Further photographic revelations from the most recently restored plates by the 19th century 'proto-surrealist' and photographic pioneer Samuel Heracles Gascoigne-Simpson.
Samuel Heracles Gascoigne-Simpson used photography as a method of capturing his own very unusual and distinct way of seeing the world.
As well as utilising it to document his own and fellow inventors extraordinary 19th century contraptions, he also used it in an attempt to illustrate the subconscious some fifty years before Andre Breton coined the term 'Surrealism'.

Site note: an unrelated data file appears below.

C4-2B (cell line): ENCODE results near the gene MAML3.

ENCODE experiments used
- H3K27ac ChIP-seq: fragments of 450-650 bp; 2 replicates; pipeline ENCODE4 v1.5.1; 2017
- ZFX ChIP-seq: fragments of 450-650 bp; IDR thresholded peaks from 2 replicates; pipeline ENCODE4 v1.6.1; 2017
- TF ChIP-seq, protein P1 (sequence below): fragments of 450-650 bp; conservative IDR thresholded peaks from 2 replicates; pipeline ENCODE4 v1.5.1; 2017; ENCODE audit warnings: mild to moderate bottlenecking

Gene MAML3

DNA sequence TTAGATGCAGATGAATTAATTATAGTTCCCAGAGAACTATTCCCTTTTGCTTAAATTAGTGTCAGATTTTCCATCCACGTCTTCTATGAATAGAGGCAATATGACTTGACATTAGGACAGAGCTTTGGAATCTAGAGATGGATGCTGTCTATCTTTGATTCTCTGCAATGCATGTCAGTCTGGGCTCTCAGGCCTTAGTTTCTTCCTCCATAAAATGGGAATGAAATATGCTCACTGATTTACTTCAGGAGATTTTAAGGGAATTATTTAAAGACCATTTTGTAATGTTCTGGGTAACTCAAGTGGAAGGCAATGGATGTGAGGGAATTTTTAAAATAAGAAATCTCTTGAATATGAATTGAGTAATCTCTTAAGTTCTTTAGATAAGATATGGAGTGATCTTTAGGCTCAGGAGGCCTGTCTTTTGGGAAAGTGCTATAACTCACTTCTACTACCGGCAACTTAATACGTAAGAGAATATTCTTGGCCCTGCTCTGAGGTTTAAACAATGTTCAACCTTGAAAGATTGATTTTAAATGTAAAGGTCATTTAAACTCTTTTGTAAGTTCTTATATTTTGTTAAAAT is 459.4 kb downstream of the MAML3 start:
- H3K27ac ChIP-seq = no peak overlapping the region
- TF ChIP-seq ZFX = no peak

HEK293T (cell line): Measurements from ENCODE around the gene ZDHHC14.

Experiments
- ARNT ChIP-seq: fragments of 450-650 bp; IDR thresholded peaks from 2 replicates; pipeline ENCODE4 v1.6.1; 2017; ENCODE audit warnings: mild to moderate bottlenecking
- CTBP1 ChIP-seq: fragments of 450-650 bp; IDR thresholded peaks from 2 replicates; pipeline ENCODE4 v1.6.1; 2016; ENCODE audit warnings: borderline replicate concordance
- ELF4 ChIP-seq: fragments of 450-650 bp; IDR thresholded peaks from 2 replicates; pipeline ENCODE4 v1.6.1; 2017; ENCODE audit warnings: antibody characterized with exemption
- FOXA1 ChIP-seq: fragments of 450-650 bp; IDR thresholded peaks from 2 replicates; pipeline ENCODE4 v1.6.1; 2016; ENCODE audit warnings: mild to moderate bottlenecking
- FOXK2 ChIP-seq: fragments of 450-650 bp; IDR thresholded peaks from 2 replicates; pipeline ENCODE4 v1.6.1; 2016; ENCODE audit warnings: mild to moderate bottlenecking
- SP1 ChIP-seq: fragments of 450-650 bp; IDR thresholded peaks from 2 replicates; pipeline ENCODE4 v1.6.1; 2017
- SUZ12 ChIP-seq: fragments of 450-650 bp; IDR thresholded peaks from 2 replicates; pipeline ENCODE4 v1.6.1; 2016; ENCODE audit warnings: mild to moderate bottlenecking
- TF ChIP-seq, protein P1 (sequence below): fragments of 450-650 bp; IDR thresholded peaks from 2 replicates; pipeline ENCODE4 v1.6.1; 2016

By a self developed method of 'auto hypnosis' (and also by consuming huge quantities of cheese before sleep), Gascoigne-Simpson endeavoured to obtain a trance like state from which his creative subconscious was free to roam at will, - later employing these ideas as the basis of some of his most significant images.
None of the pictures exhibited here were ever published during his lifetime. Fearing scandal due to the (for the time) often indecorous and salacious nature of the images, the Gascoigne-Simpson family kept their eccentric and unorthodox relative's bizarre work hidden from public sight for almost a century. Following the recent death of an aunt, a quantity of glass plates was very recently discovered by the creator's great grandson Nick Simpson (himself a photographer), who has made it his mission to bring this wonderful body of work to a wider audience.